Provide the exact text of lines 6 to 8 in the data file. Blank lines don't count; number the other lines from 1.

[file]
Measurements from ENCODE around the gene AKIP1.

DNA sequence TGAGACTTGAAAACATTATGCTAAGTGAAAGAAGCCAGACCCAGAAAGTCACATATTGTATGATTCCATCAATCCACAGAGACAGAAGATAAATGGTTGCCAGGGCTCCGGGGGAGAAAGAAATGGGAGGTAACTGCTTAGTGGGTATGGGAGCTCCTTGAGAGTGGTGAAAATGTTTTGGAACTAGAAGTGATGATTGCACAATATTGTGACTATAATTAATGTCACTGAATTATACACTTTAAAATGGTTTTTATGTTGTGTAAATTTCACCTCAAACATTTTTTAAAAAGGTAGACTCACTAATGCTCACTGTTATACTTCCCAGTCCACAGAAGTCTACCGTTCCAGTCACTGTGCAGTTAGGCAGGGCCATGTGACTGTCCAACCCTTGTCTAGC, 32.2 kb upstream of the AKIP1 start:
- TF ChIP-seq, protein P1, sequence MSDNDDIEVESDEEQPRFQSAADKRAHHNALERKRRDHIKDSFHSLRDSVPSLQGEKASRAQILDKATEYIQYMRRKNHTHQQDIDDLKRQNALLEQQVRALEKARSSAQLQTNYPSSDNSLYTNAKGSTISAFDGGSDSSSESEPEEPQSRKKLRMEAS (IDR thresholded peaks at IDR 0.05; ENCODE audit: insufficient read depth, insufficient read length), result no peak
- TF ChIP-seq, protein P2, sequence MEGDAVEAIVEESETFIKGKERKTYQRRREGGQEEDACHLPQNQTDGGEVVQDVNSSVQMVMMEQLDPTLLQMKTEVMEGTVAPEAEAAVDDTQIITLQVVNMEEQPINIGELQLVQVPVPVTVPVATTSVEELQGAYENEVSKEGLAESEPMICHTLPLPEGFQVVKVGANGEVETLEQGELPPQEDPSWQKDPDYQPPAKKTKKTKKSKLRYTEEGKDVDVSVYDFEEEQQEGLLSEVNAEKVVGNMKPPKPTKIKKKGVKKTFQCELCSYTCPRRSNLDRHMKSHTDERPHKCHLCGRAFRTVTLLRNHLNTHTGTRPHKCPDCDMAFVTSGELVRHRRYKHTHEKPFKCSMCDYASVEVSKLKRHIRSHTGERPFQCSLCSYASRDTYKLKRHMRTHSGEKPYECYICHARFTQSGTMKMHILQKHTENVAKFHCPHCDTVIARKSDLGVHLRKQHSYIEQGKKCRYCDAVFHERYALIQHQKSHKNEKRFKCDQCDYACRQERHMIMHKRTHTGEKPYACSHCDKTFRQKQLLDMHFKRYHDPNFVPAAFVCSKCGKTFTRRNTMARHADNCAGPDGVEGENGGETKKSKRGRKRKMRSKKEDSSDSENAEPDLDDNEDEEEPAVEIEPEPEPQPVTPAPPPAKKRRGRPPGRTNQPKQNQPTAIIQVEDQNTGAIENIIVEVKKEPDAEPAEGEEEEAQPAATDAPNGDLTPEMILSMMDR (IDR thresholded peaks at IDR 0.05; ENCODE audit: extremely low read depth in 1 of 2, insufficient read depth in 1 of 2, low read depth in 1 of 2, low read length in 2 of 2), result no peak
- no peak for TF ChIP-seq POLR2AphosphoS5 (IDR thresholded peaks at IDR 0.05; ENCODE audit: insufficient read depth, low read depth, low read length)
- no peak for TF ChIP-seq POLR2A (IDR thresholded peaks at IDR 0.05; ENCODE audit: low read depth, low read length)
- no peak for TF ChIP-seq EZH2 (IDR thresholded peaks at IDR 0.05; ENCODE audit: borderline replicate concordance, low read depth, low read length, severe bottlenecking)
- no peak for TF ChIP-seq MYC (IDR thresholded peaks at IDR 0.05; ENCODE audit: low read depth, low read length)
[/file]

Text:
- no peak for TF ChIP-seq POLR2A (IDR thresholded peaks at IDR 0.05; ENCODE audit: low read depth, low read length)
- no peak for TF ChIP-seq EZH2 (IDR thresholded peaks at IDR 0.05; ENCODE audit: borderline replicate concordance, low read depth, low read length, severe bottlenecking)
- no peak for TF ChIP-seq MYC (IDR thresholded peaks at IDR 0.05; ENCODE audit: low read depth, low read length)